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The Fretts on Film Interview: Kevin James (The Outtakes)

October 8, 2012

I got a chance to talk with one of my favorite guys in show biz, Kevin James, for today’s New York Daily News. His new movie, Here Comes the Boom, about a high-school teacher who steps into the UFC octagon, opens Friday, and it’s explosively funny and surprisingly sweet. Here are a few choice tidbits from our chat that didn’t make it into the paper.

Did you base your character on any teachers you had?

Yes, we even named a few in the movie—Mr. Becher was one of my teachers in junior high school. He taught social studies, but he was also a football coach. He’s just a great guy I still know to this day. And by the way, I still follow some of his principles that he taught me 30 years later.

Like what?

Just basically being a good person. That’s when you realize it’s not so much about history. He was always very funny and engaging. And on the flip side, I had some crappy teachers who were basically like, ‘Just do whatever you want.’ And you remember them too. They don’t really advance you much, they’re not very positive with you, and these things form these kids. And it’s important. So that’s why I wanted to do a movie about a guy who was maybe a good teacher at one time, but became very complacent—as we all do in life, you just kind of get dragged down at times—and it takes something like cutting back the music program. And a lot of schools are facing cutbacks. Henry Winkler’s character becomes this catalyst for me. Seeing how he still loves what he does and does the best job he can, that makes me want to be a better version of myself. The whole movie has themes of basically being better.

I’ve gotta bust you on one thing since I’m writing this for New York’s hometown newspaper. Why is the movie set in Boston? That’s gotta be hard for you.

I know, I know. First of all, Boston has that feel with the schools there—not that New York City doesn’t. But number 1, the tax breaks there, it’s literally the studio always pushes us there. But I also gotta tell you, great neighborhoods, great feel on the East Coast. And it felt organic to the school that we found and scouted there. But it’s also a big, big mixed martial arts town, where New York State did not sanction the UFC. So the UFC had a big part in that too.

Did you look at Warrior at all? It’s a very different story obviously, but it’s about a teacher getting into mixed martial arts.

We shot this a year and a half ago, and I didn’t know anything about Warrior, and then they said, this movie’s coming out and I was like, ‘Are you kidding me?’ And then they go, ‘Yeah, the guy’s a teacher…’ And the producer on our movie was just like, ‘Do not see that movie. It’s just gonna break your heart!’ And I said, ‘I gotta see it,’ And I did see it, and I gotta say, I liked it a lot. But it felt so different from my movie. Ours is a comedy in a lot of ways, and it’s not trying to be anything different. It is what it is—a fun, emotional, inspiring comedy and that’s what we accomplished. And Warrior was great—I wish it made more money. For the UFC, I think this is more like getting the aspirin in the applesauce, for people who don’t know the sport as much and can kinda learn about it and get excited about it.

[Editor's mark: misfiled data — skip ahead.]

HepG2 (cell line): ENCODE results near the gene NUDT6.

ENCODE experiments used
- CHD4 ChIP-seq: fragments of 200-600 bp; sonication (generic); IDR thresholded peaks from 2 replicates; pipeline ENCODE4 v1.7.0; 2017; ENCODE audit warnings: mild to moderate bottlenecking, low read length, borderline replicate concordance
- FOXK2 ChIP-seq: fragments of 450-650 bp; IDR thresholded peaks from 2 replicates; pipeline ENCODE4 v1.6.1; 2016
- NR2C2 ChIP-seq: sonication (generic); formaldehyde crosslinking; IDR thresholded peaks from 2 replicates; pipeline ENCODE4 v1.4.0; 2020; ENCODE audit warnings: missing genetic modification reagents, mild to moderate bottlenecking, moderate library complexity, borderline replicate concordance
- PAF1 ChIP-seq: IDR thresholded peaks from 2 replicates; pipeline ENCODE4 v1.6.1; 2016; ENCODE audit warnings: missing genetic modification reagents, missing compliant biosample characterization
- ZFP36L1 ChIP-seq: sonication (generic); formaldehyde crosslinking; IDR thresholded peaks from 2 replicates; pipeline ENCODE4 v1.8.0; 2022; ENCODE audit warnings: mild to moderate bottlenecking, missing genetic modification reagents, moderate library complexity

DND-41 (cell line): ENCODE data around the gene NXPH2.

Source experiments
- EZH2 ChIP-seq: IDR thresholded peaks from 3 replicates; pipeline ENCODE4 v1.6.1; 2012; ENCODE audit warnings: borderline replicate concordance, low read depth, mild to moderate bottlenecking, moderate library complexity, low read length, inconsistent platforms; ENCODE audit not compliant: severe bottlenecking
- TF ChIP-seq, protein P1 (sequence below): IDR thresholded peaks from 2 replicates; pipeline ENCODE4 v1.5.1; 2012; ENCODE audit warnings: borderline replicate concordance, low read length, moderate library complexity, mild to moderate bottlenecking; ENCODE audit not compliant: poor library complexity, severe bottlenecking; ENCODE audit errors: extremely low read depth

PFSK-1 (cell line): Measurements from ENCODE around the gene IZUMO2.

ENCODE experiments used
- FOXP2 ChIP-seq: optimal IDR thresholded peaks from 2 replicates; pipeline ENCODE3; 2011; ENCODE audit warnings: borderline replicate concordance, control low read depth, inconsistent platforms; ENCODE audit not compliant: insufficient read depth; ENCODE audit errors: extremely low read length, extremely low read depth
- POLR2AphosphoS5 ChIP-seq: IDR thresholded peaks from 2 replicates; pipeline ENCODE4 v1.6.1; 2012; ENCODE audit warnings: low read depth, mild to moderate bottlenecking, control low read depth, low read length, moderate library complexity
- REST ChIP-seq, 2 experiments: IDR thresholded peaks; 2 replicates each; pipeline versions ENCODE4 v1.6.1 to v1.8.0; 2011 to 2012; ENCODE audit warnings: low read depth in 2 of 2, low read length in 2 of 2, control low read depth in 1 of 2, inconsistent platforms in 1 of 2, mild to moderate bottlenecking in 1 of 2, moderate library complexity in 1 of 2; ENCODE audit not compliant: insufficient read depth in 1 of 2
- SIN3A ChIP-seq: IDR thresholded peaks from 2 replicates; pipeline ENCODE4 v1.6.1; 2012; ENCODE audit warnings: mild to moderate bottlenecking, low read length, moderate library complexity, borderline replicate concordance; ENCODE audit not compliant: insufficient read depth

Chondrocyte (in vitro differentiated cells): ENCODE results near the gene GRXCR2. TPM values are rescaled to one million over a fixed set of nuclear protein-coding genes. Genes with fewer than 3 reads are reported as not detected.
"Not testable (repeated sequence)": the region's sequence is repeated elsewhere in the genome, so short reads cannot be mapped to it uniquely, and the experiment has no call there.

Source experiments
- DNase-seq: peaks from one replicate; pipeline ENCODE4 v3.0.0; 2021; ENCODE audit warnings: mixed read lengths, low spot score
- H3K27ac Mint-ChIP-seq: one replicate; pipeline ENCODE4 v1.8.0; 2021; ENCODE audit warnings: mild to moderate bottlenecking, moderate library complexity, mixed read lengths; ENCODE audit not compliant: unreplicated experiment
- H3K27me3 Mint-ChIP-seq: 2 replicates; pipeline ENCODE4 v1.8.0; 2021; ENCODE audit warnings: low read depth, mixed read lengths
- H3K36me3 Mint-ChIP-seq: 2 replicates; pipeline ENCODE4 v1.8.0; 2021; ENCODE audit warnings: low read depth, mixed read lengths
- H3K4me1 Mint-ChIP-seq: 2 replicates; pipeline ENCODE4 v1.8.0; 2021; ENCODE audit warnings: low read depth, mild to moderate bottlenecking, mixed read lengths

You’ve been working with a lot of the same guys for years—your brother Gary Valentine, writer-producer Rock Reuben, Adam Sandler. Adam does that too—is that something you like to do in terms of loyalty or in terms of comfort?

It’s both. It is comfort because they’ve come to know you so much and what you’re comfortable with so it’s literally having shorthand with people and you don’t have to explain anything. On the flip side of it, and I’ve always told Adam this every once in a while—including me because he hires everybody, he’s so loyal—I say, ‘Don’t use me in the next movie. Do something different because you can stretch and do something a little bit more creative and not feel like you’re on the same path.’ But he’s such a mensch! He’s so great with everything. He’s really that guy. I feel somewhat like that as well, but at certain points, I want to do different things. Like The Dilemma—it didn’t work out great, but I tried something that was like a different world for me. I wanted to work with Ron Howard and Vince Vaughn. I’d love to do another comedy with Vince—a real comedy. So you know, you try.

Is it okay with you if you go down in history as “The King of Queens” even though you’re from Stonybrook, Long Island?

Absolutely! And I want to say thank you to you because you were literally one of the few true believers back in the day, and honestly always gave us credit. It was always nice to hear, and I always appreciate that. If people recognize me for that show, so be it. It was a great show. I love it. And yeah, I hope it runs forever.

Are you a Kevin James fan? Post a comment!

From → Interviews, Posts

  1. Can I mention here an almost irrelevant fact? I was the editor at Stuff magazine who suggested we put Leah Remini on the cover. Sold like hotcakes, with sausage and homefries. America, you’re welcome. —Bret

    • bruceafretts permalink

      Leah Remini was hot until she started speaking without a script on “The Talk” and proved what a nutcase she is. Been there, done that…

  2. Kara permalink

    King of Queens is possibly the most underrated sitcom of all time!

Trackbacks & Pingbacks

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